Front Matter Why This Story was Written The Leaking Speedwell Searching for a Home After the Storm Wash Day Finding the Corn Attacked by the Savages Building Houses Miles Standish The Sick People The New Home Master White and the Wolf Inside of the House A Chimney Without Bricks Building the Fire Master Bradford's Chimney Scarcity of Food A Timely Gift The First Savage Visitor Squanto's Story Living in the Wilderness The Friendly Indians Grinding the Corn A Visit From Massasoit Massasoit's Promise Massasoit's Visit Returned The Big House Burned The Mayflower Leaves Port Setting the Table What and How we Eat Table Rules A Pilgrim Goes Abroad Making a Dugout Governor Carver's Death Bradford Chosen Governor Farming in Plymouth Cooking Indian Corn The Wedding Making Maple Syrup Decorating the House Trapping Wolves and Pigeons Elder Brewster The Visit to Massasoit Keeping the Sabbath Holy Making Clapboards Cooking Pumpkins A New Oven Making Spoons and Dishes The Fort and Meeting-House The Harvest Festival How to Play Stoolball On Christmas Day When the Fortune Arrived Possibility of Another Famine On Short Allowance A Threatening Message Pine Knots and Candles Tallow From Bushes Wicks for the Candle Dipping the Candles When James Runs Away Evil-Minded Indians Long Hours of Preaching John Alden's Tubs English Visitors Visiting the Neighbors Why More Fish are not Taken How Wampum is Made Ministering to Massasoit The Plot Thwarted The Captain's Indian Ballots of Corn Arrival of the Ann Little James Comes to Port The New Meeting-House The Church Service The Tithingmen Master Winslow Brings Cows A Real Oven Butter and Cheese Settlement at Wessagussett The Village at Merrymount The First School Too Much Smoke Schools Comforts How Children Were Punished New Villages Making Ready for a Journey Clothing for Salem Food for the Journey Before Sailing for Salem Beginning the Journey The Arrival at Salem Sight-Seeking in Salem Back to Plymouth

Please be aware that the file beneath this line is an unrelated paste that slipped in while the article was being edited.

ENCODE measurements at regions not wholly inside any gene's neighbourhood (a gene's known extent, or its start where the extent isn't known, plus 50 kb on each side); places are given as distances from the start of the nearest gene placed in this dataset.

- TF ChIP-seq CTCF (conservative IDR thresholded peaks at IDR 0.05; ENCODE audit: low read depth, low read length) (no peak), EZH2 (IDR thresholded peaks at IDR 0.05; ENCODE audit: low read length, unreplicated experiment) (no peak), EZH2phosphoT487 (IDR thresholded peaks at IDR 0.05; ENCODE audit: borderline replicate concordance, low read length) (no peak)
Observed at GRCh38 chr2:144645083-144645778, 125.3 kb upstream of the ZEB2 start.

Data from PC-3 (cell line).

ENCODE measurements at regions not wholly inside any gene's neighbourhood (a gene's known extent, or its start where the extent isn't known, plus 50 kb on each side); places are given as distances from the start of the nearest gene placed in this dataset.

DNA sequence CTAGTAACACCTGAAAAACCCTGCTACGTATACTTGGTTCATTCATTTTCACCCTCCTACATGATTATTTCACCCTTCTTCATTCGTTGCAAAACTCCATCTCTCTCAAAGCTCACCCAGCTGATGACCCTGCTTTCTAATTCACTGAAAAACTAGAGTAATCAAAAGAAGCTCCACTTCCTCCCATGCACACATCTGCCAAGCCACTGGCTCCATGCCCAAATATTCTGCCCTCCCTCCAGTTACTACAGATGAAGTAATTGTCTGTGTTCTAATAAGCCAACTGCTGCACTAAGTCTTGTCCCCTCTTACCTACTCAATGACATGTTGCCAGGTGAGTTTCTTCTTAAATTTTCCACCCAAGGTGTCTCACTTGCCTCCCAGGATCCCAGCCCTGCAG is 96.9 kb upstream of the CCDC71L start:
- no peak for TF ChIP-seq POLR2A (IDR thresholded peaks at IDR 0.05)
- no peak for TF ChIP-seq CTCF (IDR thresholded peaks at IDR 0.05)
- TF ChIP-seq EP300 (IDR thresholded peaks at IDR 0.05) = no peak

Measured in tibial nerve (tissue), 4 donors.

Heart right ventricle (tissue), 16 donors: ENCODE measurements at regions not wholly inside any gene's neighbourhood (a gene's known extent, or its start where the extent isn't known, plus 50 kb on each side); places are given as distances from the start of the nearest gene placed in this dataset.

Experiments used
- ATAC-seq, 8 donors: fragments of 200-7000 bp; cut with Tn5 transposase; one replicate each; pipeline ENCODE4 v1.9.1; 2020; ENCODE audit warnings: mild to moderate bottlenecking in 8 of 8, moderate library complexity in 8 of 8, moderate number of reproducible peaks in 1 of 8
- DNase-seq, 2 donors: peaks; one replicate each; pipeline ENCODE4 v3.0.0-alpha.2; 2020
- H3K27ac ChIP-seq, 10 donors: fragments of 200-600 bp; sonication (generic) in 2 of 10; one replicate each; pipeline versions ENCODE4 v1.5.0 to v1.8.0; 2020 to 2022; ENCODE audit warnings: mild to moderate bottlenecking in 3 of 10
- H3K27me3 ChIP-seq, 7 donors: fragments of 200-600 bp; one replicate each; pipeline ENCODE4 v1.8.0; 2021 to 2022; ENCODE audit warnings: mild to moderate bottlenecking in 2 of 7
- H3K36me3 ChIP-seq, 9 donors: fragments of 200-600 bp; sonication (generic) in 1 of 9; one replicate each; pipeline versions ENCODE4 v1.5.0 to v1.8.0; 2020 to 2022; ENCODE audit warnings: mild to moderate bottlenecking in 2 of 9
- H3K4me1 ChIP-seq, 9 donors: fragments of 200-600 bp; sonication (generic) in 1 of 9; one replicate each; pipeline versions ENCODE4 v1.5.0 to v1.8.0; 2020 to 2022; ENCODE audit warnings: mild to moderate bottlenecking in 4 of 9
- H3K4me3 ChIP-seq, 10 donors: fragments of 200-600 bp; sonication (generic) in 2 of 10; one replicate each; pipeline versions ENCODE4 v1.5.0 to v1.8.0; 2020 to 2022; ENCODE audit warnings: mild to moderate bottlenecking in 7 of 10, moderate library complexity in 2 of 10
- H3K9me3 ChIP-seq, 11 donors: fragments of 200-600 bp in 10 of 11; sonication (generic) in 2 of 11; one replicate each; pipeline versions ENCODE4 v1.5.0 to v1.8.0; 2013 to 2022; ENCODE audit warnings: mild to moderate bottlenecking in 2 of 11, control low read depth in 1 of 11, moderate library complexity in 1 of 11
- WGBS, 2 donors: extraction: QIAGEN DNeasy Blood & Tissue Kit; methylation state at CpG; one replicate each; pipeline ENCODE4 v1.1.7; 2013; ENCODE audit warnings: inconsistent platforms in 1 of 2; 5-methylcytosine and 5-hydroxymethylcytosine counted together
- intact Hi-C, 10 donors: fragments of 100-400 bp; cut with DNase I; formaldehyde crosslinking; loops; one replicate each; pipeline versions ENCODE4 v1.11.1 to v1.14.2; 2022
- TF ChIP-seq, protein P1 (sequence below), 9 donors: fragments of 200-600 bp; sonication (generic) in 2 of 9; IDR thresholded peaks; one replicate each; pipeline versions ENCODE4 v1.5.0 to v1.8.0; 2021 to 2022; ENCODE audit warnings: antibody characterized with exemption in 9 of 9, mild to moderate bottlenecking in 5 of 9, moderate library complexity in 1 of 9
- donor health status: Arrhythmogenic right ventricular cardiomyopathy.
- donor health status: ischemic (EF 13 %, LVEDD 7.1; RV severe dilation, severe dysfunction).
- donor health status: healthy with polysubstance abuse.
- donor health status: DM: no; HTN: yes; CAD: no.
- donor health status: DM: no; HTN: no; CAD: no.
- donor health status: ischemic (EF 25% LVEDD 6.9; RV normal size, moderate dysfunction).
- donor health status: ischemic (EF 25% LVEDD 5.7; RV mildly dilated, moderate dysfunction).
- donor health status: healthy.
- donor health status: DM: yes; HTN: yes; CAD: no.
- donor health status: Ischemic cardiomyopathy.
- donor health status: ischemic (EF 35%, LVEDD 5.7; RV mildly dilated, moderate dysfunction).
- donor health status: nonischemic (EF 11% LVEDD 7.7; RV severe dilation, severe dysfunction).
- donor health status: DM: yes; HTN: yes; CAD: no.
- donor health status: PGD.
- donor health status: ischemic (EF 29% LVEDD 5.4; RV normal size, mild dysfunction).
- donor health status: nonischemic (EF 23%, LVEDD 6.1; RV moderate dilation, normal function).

Mary of Plymouth - James Otis

A New Oven

Perhaps I have not told you how we happen to have an oven, when there is only the big fireplace in which to cook our food. Mistress White and Mistress Tilley each brought from Leyden, in Holland, what some people call "roasting kitchens," and you can think of nothing more convenient. The oven or kitchen is made of thin iron like unto a box, the front of which is open, and the back rounded as is a log. It is near to a yard long, and stands so high as to take all the heat from the fire which would otherwise be thrown out into the room.

In this oven we put our bread, pumpkins, or meat set it in front of, and close against, a roaring fire. The back, or rounded part is then heaped high with hot ashes or live embers, and that which is inside must of a necessity be cooked. At the very top of the oven is a small door, which can be opened for the cook to look inside, and one may see just how the food is getting on, without disturbing the embers that have been heaped against the outer portion.

[Illustration] from Mary of Plymouth by James Otis

We often borrow of Mistress Tilley her oven, and father has promised to send by the first ship that comes to this harbor, for one that shall be our very own. When it arrives, I am certain mother will be very glad, for there is no kitchen article which can save so much labor for the housewife.